[07 Apr 09]  EuroSys 2009 photos are now online at Google Picasa and Flickr.


[06 Apr 09]  Thanks to all attendees for contributing to a great EuroSys 2009 conference. It was a pleasure having you all in Nuremberg!

Posters online

[02 Apr 09]  Posters are now online. Details...

Organisation by:

Tutorial Programmes

For general requests regarding the EuroSys 2009 tutorials, please contact the Workshops Co-Chairs Olaf Spinczyk and Franz Hauck.

For the abstracts of the EuroSys 2009 tutorials, please refer to their individual pages listed below. The tutorial programmes will be included there when they are ready.

Predictive Methods for Managing Dependability and Performance of Systems Summary
Introduction to Host Identity Protocol (HIP) and its applications Summary
Dependability Benchmarking of Computer Systems Summary

Predictive Methods for Managing Dependability and Performance of Systems

Artur Andrzejak, ZIB, Berlin


Predictive techniques based on statistical modeling and machine learning methods are rightfully regarded as the backbone of proactive system management. If deployed correctly, they can identify upcoming system failures, estimate capacity and demand in resource pools, and help to manage availability in large-scale systems. In this tutorial we focus on exploiting these methods to enhance reliability, availability and performance of distributed systems and SOA environments. The first, motivating part discusses a series of use cases. We cover proactive detection of failures in Grid and telecommunication systems, prediction of host availability in volatile resource pools, and estimating performance degradation of applications suffering under software aging. The main part of the tutorial focuses on the essential elements of any prediction / data mining study, including preprocessing, fundamentals of classifications algorithms, and evaluation. These topics are complemented by measures to improve prediction accuracy and by the discussion of typical traps which can render the results meaningless. In particular, we explain the intricacies of preprocessing and the problem of recognizing and avoiding overfitting. In the last part we introduce software tools which allow the attendees to deploy predictive techniques in their own research domain. In addition to a brief overview of existing software, we illustrate how to set up and conduct small-scale, off-line prediction studies with help of MATLAB and a pattern recognition library. The target audiences of this tutorial are researchers, system architects and practitioners who are interested in learning about practical deployment of predictive methods related to dependability and performance management.

Introduction to Host Identity Protocol (HIP) and its applications

Andrei Gurtov


The Host Identity Protocol (HIP) has been developed by the IETF as a new solution for host mobility and multihoming in the Internet (RFCs 5201-5207). HIP uses self-certifying public-private key pairs in combination with IPsec to authenticate hosts and protect user data. HIP is an important component of several distributed systems, including P2PSIP and Host Identity Indirection Infrastructure (Hi3).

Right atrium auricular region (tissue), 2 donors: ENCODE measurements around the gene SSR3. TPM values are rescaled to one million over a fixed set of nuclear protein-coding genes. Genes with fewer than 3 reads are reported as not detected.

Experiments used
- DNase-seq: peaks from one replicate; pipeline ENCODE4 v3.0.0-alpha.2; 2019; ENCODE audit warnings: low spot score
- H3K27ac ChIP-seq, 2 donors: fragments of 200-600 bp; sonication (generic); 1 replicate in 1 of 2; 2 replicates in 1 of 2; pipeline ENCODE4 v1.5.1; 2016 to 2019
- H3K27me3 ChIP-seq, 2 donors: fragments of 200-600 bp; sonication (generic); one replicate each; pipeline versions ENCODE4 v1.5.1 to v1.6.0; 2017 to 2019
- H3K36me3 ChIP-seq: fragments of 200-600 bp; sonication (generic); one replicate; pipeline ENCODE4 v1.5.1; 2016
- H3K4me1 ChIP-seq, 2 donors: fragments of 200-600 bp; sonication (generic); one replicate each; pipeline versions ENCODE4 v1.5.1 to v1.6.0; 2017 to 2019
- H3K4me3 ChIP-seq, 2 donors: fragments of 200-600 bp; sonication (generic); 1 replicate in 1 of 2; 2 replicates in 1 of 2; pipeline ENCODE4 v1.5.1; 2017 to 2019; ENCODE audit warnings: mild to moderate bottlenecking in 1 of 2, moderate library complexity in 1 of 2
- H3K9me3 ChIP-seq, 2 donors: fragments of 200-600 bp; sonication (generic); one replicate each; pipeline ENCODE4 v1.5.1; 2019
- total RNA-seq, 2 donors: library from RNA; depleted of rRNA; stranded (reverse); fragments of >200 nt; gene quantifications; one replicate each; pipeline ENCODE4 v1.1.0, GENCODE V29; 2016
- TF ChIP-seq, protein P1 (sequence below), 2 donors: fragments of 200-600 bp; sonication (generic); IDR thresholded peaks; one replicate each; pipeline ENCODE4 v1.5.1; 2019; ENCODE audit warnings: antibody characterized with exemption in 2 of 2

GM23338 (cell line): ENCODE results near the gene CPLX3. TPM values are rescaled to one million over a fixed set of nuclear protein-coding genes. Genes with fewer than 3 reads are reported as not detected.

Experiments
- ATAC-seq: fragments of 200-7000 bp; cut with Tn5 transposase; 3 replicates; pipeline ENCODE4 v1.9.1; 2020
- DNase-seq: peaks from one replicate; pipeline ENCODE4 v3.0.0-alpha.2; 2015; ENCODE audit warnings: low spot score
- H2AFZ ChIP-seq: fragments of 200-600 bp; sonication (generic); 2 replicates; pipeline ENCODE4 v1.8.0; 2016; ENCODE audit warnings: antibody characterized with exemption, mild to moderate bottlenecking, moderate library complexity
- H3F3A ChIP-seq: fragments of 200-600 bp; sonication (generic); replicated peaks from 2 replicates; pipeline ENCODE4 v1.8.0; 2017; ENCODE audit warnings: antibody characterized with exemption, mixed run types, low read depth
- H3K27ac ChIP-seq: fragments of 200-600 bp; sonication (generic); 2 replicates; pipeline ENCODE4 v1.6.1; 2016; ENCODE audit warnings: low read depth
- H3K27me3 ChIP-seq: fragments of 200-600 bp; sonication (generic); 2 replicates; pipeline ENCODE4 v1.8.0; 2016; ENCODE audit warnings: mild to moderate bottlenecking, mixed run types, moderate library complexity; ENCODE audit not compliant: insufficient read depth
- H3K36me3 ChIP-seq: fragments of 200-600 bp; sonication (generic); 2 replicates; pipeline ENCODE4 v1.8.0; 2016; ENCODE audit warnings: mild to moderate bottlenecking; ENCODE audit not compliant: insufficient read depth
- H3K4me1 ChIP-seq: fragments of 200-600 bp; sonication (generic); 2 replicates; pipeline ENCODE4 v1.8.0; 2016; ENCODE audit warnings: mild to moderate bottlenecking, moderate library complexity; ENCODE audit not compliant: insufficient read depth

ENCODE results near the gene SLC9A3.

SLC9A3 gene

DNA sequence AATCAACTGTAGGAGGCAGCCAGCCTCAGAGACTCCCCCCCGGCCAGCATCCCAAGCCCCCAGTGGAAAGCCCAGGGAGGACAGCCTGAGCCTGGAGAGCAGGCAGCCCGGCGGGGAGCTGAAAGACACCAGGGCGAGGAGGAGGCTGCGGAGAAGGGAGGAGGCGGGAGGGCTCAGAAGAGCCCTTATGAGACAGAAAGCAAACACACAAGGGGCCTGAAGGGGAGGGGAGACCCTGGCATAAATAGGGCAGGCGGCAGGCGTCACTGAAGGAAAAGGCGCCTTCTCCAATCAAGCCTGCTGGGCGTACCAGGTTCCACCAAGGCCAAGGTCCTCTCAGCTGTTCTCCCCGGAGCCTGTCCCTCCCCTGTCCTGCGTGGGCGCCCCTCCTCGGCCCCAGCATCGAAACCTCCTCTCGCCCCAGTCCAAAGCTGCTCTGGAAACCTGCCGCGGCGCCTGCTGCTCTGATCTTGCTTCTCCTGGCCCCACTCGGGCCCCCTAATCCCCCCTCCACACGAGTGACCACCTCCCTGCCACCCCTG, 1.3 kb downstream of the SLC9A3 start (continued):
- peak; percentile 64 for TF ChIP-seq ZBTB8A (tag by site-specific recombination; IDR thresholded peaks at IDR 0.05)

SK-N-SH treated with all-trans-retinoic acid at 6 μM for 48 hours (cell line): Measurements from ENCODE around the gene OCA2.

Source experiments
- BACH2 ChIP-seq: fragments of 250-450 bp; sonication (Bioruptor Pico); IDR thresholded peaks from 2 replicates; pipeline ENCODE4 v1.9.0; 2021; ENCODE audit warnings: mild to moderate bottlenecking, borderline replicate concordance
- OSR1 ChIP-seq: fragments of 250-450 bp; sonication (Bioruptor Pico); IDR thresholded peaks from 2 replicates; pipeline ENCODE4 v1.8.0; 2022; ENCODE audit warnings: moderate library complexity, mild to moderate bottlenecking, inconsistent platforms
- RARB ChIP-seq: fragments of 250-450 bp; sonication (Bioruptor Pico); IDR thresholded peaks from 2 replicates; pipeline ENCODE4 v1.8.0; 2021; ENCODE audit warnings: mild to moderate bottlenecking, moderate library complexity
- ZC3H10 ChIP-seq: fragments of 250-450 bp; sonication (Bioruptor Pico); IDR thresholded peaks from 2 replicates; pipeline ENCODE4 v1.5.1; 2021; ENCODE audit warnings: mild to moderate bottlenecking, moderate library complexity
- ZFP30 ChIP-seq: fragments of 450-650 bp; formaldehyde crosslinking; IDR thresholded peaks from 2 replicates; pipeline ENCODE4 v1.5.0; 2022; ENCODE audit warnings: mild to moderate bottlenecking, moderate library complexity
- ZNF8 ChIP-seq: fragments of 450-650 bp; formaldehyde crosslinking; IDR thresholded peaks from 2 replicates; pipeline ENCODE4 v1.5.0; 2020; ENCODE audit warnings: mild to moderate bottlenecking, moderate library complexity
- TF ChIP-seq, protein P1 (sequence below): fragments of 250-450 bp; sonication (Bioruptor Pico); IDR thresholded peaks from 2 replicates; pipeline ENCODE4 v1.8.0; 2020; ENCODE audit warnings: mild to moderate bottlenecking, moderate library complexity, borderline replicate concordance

The tutorial covers the current problems in Internet architecture, the identifier/location split, the base HIP protocol including the base exchange, new IPsec mode, DNS and rendezvous extensions, infrastructure for resolving host names to locators, micromobility, privacy, and support of legacy applications. We will as well go through current implementations, HIP testbeds, including a pilot deployment of HIP in Boeing airplane factory.

The tutorial will cover selected chapters from the speaker’s book, Host Identity Protocol (HIP): Towards the Secure Mobile Internet, ISBN 978-0-470-99790-1, Wiley and Sons, June 2008. (Hardcover, 332 p).

Dependability Benchmarking of Computer Systems

Marco Vieira, Universidade de Coimbra
Henrique Madeira, Universidade de Coimbra


Computer benchmarks are standard tools that allow evaluating and comparing different systems or components according to specific characteristics (e.g., performance, robustness, dependability, etc). Computer systems industry holds a reputed infrastructure for performance evaluation and the benchmarks managed by TPC (Transaction Processing Performance Council) and by SPEC (Standard Performance Evaluation Corporation) are recognized as two of the most successful benchmarking initiatives of all computer industry. However, dependability evaluation and comparison have been absent from benchmarking efforts for a long time.

Dependability benchmarking has gained ground in the last years and is currently the subject of intense research. In fact, several dependability benchmarks have been proposed, covering several different application domains (e.g., general-purpose operating systems, real time kernel space applications, engine control applications for automotive systems, on-line transaction processing systems, and web-servers). The objective is to find a useful representation that captures the essential elements of the application domain and provides practical ways to characterize the computer features that help the vendors/integrators to evaluate and build their systems and help the users in their purchase decisions.

The purpose of this tutorial is to present the state-of-the-art on computer systems dependability benchmarking. During the tutorial we will discuss different approaches to this problem and present in detail the most important works in the field, contributing this way to disseminate possible paths to benchmark the dependability of computer systems and to foster the technical discussion required to create the conditions for the use of dependability benchmarks by the computer systems industry.